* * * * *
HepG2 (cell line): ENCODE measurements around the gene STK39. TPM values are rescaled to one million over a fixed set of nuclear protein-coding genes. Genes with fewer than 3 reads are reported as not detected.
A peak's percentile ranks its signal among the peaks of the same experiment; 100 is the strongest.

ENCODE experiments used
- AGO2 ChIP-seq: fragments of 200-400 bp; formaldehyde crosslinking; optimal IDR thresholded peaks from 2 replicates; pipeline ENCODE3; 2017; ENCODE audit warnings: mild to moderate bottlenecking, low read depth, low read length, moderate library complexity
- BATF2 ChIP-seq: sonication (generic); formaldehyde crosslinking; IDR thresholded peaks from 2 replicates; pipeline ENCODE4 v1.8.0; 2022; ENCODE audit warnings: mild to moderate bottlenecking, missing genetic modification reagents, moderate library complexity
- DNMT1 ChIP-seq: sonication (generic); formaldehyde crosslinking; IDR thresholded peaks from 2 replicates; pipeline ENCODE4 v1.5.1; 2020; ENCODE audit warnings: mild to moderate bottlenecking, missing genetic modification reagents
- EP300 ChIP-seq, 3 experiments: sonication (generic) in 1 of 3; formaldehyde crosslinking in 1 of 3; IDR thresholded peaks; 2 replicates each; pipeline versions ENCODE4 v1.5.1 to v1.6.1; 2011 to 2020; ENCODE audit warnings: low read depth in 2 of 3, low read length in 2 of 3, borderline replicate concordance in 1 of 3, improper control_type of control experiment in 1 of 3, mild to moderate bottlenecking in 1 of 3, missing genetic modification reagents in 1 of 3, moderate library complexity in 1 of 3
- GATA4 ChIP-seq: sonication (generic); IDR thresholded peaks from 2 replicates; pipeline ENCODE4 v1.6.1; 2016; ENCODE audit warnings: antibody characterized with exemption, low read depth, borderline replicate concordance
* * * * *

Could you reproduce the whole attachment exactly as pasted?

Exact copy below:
HepG2 (cell line): ENCODE measurements around the gene STK39. TPM values are rescaled to one million over a fixed set of nuclear protein-coding genes. Genes with fewer than 3 reads are reported as not detected.
A peak's percentile ranks its signal among the peaks of the same experiment; 100 is the strongest.

ENCODE experiments used
- AGO2 ChIP-seq: fragments of 200-400 bp; formaldehyde crosslinking; optimal IDR thresholded peaks from 2 replicates; pipeline ENCODE3; 2017; ENCODE audit warnings: mild to moderate bottlenecking, low read depth, low read length, moderate library complexity
- BATF2 ChIP-seq: sonication (generic); formaldehyde crosslinking; IDR thresholded peaks from 2 replicates; pipeline ENCODE4 v1.8.0; 2022; ENCODE audit warnings: mild to moderate bottlenecking, missing genetic modification reagents, moderate library complexity
- DNMT1 ChIP-seq: sonication (generic); formaldehyde crosslinking; IDR thresholded peaks from 2 replicates; pipeline ENCODE4 v1.5.1; 2020; ENCODE audit warnings: mild to moderate bottlenecking, missing genetic modification reagents
- EP300 ChIP-seq, 3 experiments: sonication (generic) in 1 of 3; formaldehyde crosslinking in 1 of 3; IDR thresholded peaks; 2 replicates each; pipeline versions ENCODE4 v1.5.1 to v1.6.1; 2011 to 2020; ENCODE audit warnings: low read depth in 2 of 3, low read length in 2 of 3, borderline replicate concordance in 1 of 3, improper control_type of control experiment in 1 of 3, mild to moderate bottlenecking in 1 of 3, missing genetic modification reagents in 1 of 3, moderate library complexity in 1 of 3
- GATA4 ChIP-seq: sonication (generic); IDR thresholded peaks from 2 replicates; pipeline ENCODE4 v1.6.1; 2016; ENCODE audit warnings: antibody characterized with exemption, low read depth, borderline replicate concordance